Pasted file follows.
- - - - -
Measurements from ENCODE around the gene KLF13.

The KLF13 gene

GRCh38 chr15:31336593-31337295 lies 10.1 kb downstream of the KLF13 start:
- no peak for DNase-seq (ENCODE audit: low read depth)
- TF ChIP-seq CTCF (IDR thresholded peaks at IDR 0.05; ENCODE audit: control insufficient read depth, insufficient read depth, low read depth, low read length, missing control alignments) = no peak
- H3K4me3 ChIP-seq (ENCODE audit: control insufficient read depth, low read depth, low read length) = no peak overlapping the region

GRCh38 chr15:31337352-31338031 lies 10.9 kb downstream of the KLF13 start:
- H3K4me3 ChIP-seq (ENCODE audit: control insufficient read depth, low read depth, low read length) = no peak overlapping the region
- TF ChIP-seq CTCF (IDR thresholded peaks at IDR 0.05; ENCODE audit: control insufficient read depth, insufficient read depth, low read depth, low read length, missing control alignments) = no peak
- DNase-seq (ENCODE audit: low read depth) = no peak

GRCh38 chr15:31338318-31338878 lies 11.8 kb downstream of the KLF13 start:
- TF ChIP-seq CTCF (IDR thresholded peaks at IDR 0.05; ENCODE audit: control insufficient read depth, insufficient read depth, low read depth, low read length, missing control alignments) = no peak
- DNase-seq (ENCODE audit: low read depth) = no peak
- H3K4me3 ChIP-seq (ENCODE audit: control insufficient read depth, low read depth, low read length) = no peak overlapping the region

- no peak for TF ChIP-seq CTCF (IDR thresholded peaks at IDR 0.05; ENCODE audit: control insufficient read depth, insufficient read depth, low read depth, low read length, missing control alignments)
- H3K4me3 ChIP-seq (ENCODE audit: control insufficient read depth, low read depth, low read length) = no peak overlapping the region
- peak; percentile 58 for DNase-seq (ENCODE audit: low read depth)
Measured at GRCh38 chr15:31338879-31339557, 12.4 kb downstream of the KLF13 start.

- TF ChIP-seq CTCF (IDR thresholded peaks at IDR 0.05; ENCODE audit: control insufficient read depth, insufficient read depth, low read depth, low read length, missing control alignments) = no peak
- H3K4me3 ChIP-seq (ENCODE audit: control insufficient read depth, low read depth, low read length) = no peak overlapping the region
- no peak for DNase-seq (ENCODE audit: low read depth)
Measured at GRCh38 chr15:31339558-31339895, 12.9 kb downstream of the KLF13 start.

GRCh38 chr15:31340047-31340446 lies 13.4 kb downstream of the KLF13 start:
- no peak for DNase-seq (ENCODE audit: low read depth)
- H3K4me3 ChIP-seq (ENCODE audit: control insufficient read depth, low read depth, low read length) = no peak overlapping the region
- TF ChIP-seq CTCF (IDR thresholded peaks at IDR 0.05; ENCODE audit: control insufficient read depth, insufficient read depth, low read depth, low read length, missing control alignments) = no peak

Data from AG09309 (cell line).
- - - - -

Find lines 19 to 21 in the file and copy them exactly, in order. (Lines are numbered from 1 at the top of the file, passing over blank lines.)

- TF ChIP-seq CTCF (IDR thresholded peaks at IDR 0.05; ENCODE audit: control insufficient read depth, insufficient read depth, low read depth, low read length, missing control alignments) = no peak
- H3K4me3 ChIP-seq (ENCODE audit: control insufficient read depth, low read depth, low read length) = no peak overlapping the region
- no peak for DNase-seq (ENCODE audit: low read depth)